Some 123 former Welsh women's international players have published a letter and are gathering signatories to a petition which demands that the WRU does more for the women's game and publishes a long awaited strategy review.
The letter says that the group "cannot stand by and watch the game deteriorate further" and includes players who represented Wales through from the late 80s to 2020.
The group, which includes former Welsh captain Mel Berry (pictured) sent the letter initially to the WRU chief executive Steve Phillips in April, following a raft of public issues around the Welsh women's programme including heavy Six Nations losses and the parting of ways with numerous coaching staff.
The country's top players have also been encouraged to leave Wales and play in the top English domestic leagues, which criticis say is decimating the club structure and pathway.
There has also been fierce criticism that the WRU has effectively dismantled several programmes that existed before they took over the running of the game including an U20s programme and various Welsh senior regional programmes.
Former Wales second-row Gemma Hallett said: "Five months ago we wrote to the WRU urging them to provide performance pathways.
"On May 10 former players met with the CEO. We were told recommendations from the review would be shared and implemented. As elite rugby deteriorates further, we demand action".
The WRU had promised a new strategy review would be published earlier this summer but with nothing out there yet, the group have published their letter which reads:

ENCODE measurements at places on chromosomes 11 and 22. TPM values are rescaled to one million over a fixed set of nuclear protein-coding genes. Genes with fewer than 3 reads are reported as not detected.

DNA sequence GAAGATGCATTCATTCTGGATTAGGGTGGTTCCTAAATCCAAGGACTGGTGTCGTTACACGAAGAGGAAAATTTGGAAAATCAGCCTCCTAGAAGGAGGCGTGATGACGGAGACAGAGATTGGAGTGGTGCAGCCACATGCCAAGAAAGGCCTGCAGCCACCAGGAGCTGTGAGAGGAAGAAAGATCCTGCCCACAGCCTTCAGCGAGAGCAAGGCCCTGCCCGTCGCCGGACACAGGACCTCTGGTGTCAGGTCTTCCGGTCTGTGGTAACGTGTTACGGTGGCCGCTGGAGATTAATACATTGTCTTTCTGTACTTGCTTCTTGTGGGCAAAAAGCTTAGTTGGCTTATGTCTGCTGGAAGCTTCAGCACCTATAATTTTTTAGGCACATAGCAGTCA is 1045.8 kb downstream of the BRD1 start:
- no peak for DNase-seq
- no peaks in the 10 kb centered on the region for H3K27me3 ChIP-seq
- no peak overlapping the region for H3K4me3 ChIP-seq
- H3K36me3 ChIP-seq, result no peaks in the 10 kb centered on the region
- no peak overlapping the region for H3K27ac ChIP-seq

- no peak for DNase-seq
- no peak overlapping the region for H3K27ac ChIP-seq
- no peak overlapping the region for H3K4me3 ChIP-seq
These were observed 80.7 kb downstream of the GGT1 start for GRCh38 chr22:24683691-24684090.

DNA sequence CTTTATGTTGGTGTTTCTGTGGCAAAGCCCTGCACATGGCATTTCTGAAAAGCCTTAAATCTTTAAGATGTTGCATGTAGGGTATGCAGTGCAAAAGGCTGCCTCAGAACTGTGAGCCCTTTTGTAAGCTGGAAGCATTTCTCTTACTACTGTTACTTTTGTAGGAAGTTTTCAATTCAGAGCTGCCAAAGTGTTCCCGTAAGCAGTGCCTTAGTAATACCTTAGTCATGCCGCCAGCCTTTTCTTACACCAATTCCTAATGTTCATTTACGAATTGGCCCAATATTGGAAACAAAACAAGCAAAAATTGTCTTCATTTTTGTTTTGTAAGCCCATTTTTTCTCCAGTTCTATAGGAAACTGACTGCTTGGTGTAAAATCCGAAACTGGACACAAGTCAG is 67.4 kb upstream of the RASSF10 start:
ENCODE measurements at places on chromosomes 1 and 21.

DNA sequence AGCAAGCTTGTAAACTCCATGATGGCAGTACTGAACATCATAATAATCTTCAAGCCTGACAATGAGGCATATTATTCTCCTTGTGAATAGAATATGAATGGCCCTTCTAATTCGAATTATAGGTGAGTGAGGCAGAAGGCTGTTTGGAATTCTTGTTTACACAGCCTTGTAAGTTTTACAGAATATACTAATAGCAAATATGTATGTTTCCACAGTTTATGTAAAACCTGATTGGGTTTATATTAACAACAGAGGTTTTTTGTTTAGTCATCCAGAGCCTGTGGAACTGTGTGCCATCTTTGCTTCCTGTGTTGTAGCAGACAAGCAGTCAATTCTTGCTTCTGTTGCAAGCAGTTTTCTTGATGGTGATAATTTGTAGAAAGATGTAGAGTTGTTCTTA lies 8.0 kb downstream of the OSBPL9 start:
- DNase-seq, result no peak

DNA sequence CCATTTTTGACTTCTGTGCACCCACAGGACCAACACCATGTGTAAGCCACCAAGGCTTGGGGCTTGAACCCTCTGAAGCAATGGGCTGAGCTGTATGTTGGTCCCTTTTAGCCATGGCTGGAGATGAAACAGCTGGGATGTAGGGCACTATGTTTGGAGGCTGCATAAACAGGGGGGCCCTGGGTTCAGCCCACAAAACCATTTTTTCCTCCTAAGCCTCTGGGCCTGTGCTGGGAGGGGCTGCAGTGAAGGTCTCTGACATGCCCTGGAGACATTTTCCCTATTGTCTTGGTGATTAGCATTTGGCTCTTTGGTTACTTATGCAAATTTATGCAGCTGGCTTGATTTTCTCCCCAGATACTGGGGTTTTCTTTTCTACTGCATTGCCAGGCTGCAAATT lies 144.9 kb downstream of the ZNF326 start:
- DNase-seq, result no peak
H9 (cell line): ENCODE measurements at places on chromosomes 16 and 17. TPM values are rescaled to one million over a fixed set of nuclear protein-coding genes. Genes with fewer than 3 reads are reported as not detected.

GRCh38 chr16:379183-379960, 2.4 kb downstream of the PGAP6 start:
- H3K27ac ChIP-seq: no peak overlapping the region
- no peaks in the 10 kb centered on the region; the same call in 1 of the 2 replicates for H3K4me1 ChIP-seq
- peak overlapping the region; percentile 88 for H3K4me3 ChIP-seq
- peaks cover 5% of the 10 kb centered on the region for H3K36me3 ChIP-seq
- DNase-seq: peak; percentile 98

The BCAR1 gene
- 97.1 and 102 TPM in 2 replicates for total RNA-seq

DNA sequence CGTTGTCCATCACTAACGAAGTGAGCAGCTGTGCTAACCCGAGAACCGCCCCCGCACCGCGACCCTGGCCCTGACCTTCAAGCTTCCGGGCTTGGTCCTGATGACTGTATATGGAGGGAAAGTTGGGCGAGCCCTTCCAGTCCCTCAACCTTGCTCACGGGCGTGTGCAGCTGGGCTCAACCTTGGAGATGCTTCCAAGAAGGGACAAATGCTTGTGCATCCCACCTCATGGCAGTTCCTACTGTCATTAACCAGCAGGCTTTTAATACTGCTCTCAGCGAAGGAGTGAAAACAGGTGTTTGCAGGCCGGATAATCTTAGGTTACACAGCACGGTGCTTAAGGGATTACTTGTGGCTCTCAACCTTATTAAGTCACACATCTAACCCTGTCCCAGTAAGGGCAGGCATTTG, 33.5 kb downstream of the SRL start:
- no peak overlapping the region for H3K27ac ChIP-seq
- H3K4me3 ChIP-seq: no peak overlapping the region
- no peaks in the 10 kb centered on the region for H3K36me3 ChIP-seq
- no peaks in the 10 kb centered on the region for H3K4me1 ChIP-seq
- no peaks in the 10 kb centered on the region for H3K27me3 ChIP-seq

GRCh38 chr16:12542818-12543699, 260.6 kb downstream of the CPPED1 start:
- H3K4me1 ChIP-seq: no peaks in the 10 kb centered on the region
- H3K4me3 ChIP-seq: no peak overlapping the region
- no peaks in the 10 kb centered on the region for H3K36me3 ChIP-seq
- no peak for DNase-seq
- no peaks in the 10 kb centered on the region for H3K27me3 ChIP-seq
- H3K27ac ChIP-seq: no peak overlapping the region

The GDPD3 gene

"It is our duty to leave the game in a better place and improve the legacy for the next players. This is why we cannot stand by and turn a blind eye to the deepening inequality of provision in the women's game in Wales.
"The inaction of the WRU in providing a performance pathway for women and girls continues to negatively affect the national team's performance.
"The WRU strategy affirms: 'to commit to support each player through all levels of the game and beyond, and as a consequence our players choose to stay in Wales, our teams 'win' at every level'.
"We want you to know that today this statement could not be further from the experience of representing Wales as a female rugby player. You have failed to provide a route for our female players through any elite level, our top players are encouraged to play outside of Wales, and our only women's team on an international stage is not winning."
"We cannot stand by and watch the women's game deteriorate any further, we want to work with you. This letter is an offer of support as a 'working party', bringing a variety of experience to work together and achieve the best outcomes for the future of women and girls' rugby in Wales."
In reply, newly appointed WRU Performance Director Nigel Walker has made it clear that women’s performance rugby will be amongst his priorities when he officially takes up the role at the end of this month (September) and the search has already begun for a new women’s head coach.
From a community perspective, WRU Community Director Geraint John said, “We are hugely buoyed by the enthusiasm across the female game as we work through the Pathway to Participation and in the first few weeks of the female club season, the hard work of volunteers at all levels of the women’s community game is clearly paying off.
“We recognise there is still a long way to go following 18 months without competitive community rugby and will implement a number of initiatives this season to help restart the female game.
“For example, during the autumn, there will be female skills centres around Wales for U12s to U18s, there are senior Talent ID days and we have increased staffing to boost the female game as we restart rugby at all levels.”